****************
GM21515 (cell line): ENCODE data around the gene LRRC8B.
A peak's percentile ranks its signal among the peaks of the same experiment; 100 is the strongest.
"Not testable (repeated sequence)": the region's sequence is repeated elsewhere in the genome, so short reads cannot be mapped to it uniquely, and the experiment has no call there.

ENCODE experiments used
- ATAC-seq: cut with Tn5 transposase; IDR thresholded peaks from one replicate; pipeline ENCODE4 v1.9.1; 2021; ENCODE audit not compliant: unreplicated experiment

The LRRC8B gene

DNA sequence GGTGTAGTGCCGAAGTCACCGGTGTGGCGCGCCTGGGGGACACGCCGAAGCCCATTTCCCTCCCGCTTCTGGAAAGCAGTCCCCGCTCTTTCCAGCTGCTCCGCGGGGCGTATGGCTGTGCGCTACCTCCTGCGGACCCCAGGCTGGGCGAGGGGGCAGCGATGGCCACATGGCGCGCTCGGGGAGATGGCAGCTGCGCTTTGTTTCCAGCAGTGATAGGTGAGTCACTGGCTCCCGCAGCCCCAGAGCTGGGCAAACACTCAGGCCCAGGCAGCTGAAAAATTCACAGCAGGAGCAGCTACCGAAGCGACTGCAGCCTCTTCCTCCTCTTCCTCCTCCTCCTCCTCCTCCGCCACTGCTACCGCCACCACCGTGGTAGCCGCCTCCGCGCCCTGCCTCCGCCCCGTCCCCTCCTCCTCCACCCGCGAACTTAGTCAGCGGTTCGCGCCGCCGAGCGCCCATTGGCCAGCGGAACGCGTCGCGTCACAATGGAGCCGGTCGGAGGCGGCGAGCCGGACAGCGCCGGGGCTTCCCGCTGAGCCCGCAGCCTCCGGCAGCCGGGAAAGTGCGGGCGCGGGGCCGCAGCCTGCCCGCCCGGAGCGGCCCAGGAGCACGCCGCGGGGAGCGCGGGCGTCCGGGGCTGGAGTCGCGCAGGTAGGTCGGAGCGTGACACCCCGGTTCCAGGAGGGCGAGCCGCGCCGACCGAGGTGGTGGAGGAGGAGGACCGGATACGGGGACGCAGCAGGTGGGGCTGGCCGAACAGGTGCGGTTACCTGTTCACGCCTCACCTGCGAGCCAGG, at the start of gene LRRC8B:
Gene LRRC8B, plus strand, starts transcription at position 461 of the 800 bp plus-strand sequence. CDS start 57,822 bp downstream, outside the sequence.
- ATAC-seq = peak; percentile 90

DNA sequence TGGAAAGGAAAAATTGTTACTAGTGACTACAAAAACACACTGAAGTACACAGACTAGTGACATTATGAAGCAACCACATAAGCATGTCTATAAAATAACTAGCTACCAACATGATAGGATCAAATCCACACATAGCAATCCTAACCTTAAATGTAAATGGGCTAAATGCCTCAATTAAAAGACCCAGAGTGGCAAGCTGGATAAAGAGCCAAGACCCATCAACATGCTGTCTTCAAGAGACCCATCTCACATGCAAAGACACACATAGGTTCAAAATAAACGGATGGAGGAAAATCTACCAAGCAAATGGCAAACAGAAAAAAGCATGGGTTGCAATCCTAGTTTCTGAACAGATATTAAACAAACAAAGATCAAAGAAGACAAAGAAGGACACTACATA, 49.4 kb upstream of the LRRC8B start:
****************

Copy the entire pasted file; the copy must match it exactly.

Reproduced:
GM21515 (cell line): ENCODE data around the gene LRRC8B.
A peak's percentile ranks its signal among the peaks of the same experiment; 100 is the strongest.
"Not testable (repeated sequence)": the region's sequence is repeated elsewhere in the genome, so short reads cannot be mapped to it uniquely, and the experiment has no call there.

ENCODE experiments used
- ATAC-seq: cut with Tn5 transposase; IDR thresholded peaks from one replicate; pipeline ENCODE4 v1.9.1; 2021; ENCODE audit not compliant: unreplicated experiment

The LRRC8B gene

DNA sequence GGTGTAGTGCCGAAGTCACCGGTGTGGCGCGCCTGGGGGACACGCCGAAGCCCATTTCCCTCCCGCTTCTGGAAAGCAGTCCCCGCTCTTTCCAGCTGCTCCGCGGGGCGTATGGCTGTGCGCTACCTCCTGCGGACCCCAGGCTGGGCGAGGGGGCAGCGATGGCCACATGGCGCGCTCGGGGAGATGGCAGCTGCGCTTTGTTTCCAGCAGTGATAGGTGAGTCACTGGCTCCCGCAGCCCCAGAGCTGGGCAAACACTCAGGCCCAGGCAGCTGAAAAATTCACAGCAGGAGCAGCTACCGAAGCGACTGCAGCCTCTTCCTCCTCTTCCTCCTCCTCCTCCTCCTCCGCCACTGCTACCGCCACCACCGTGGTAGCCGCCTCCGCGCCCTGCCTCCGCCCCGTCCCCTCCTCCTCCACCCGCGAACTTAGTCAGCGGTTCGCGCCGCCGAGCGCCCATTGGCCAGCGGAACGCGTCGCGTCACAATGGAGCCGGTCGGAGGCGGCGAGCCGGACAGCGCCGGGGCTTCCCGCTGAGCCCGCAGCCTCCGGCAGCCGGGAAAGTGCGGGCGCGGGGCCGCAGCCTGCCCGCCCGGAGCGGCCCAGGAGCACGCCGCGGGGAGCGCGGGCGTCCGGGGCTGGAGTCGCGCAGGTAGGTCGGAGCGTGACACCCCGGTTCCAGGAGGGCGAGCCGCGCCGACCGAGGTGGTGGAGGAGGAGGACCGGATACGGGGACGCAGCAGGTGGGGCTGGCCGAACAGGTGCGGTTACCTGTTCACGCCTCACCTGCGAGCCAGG, at the start of gene LRRC8B:
Gene LRRC8B, plus strand, starts transcription at position 461 of the 800 bp plus-strand sequence. CDS start 57,822 bp downstream, outside the sequence.
- ATAC-seq = peak; percentile 90

DNA sequence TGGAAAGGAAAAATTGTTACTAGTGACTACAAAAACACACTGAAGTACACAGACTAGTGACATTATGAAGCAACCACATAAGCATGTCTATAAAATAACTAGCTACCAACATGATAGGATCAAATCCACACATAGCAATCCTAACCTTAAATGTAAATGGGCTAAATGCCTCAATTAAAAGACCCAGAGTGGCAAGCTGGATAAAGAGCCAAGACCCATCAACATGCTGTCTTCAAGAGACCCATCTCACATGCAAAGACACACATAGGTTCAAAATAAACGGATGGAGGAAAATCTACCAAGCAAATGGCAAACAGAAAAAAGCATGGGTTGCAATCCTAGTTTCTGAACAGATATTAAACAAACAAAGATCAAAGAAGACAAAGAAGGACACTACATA, 49.4 kb upstream of the LRRC8B start: